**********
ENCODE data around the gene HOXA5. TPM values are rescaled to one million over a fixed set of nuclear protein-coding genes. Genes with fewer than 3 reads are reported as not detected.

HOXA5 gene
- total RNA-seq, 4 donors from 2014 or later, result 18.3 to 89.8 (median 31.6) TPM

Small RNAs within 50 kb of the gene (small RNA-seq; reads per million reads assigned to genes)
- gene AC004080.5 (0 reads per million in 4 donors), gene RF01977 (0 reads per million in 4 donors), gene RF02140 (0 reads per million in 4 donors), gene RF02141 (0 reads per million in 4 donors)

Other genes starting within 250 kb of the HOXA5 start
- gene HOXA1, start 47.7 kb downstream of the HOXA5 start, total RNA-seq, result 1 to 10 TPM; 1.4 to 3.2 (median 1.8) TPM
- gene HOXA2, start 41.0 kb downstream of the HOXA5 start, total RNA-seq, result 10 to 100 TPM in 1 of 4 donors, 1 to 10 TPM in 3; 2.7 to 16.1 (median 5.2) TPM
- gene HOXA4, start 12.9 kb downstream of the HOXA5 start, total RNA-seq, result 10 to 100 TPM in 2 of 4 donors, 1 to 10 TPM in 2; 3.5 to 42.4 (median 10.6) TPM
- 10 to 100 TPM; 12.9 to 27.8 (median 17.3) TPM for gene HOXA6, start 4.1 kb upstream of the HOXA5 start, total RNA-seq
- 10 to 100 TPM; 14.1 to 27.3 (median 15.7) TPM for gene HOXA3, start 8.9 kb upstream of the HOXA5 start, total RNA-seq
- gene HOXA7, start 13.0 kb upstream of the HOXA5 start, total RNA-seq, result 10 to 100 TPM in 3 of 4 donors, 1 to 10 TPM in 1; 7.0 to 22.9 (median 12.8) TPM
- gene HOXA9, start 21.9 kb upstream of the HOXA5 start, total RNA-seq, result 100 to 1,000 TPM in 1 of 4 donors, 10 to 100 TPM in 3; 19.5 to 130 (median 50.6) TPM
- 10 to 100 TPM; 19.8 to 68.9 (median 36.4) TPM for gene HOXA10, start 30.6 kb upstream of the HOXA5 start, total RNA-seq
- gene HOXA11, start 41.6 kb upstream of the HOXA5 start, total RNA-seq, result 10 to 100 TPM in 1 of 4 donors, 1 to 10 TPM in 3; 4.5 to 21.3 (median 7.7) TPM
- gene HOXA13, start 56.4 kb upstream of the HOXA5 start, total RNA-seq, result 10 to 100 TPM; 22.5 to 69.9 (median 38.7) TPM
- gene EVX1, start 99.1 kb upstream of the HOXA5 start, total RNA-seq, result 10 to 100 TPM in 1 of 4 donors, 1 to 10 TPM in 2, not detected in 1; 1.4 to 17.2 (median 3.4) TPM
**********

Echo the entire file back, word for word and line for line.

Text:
ENCODE data around the gene HOXA5. TPM values are rescaled to one million over a fixed set of nuclear protein-coding genes. Genes with fewer than 3 reads are reported as not detected.

HOXA5 gene
- total RNA-seq, 4 donors from 2014 or later, result 18.3 to 89.8 (median 31.6) TPM

Small RNAs within 50 kb of the gene (small RNA-seq; reads per million reads assigned to genes)
- gene AC004080.5 (0 reads per million in 4 donors), gene RF01977 (0 reads per million in 4 donors), gene RF02140 (0 reads per million in 4 donors), gene RF02141 (0 reads per million in 4 donors)

Other genes starting within 250 kb of the HOXA5 start
- gene HOXA1, start 47.7 kb downstream of the HOXA5 start, total RNA-seq, result 1 to 10 TPM; 1.4 to 3.2 (median 1.8) TPM
- gene HOXA2, start 41.0 kb downstream of the HOXA5 start, total RNA-seq, result 10 to 100 TPM in 1 of 4 donors, 1 to 10 TPM in 3; 2.7 to 16.1 (median 5.2) TPM
- gene HOXA4, start 12.9 kb downstream of the HOXA5 start, total RNA-seq, result 10 to 100 TPM in 2 of 4 donors, 1 to 10 TPM in 2; 3.5 to 42.4 (median 10.6) TPM
- 10 to 100 TPM; 12.9 to 27.8 (median 17.3) TPM for gene HOXA6, start 4.1 kb upstream of the HOXA5 start, total RNA-seq
- 10 to 100 TPM; 14.1 to 27.3 (median 15.7) TPM for gene HOXA3, start 8.9 kb upstream of the HOXA5 start, total RNA-seq
- gene HOXA7, start 13.0 kb upstream of the HOXA5 start, total RNA-seq, result 10 to 100 TPM in 3 of 4 donors, 1 to 10 TPM in 1; 7.0 to 22.9 (median 12.8) TPM
- gene HOXA9, start 21.9 kb upstream of the HOXA5 start, total RNA-seq, result 100 to 1,000 TPM in 1 of 4 donors, 10 to 100 TPM in 3; 19.5 to 130 (median 50.6) TPM
- 10 to 100 TPM; 19.8 to 68.9 (median 36.4) TPM for gene HOXA10, start 30.6 kb upstream of the HOXA5 start, total RNA-seq
- gene HOXA11, start 41.6 kb upstream of the HOXA5 start, total RNA-seq, result 10 to 100 TPM in 1 of 4 donors, 1 to 10 TPM in 3; 4.5 to 21.3 (median 7.7) TPM
- gene HOXA13, start 56.4 kb upstream of the HOXA5 start, total RNA-seq, result 10 to 100 TPM; 22.5 to 69.9 (median 38.7) TPM
- gene EVX1, start 99.1 kb upstream of the HOXA5 start, total RNA-seq, result 10 to 100 TPM in 1 of 4 donors, 1 to 10 TPM in 2, not detected in 1; 1.4 to 17.2 (median 3.4) TPM